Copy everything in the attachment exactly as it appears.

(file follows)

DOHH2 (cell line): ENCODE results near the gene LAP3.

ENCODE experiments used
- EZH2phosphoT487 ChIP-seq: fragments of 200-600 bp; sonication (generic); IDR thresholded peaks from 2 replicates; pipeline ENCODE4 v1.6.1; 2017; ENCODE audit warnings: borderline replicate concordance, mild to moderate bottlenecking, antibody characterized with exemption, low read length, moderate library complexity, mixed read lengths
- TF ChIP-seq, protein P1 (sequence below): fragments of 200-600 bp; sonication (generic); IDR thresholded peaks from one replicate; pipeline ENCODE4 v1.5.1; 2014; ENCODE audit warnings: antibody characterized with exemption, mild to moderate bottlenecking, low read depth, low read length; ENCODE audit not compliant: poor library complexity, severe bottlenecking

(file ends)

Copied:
DOHH2 (cell line): ENCODE results near the gene LAP3.

ENCODE experiments used
- EZH2phosphoT487 ChIP-seq: fragments of 200-600 bp; sonication (generic); IDR thresholded peaks from 2 replicates; pipeline ENCODE4 v1.6.1; 2017; ENCODE audit warnings: borderline replicate concordance, mild to moderate bottlenecking, antibody characterized with exemption, low read length, moderate library complexity, mixed read lengths
- TF ChIP-seq, protein P1 (sequence below): fragments of 200-600 bp; sonication (generic); IDR thresholded peaks from one replicate; pipeline ENCODE4 v1.5.1; 2014; ENCODE audit warnings: antibody characterized with exemption, mild to moderate bottlenecking, low read depth, low read length; ENCODE audit not compliant: poor library complexity, severe bottlenecking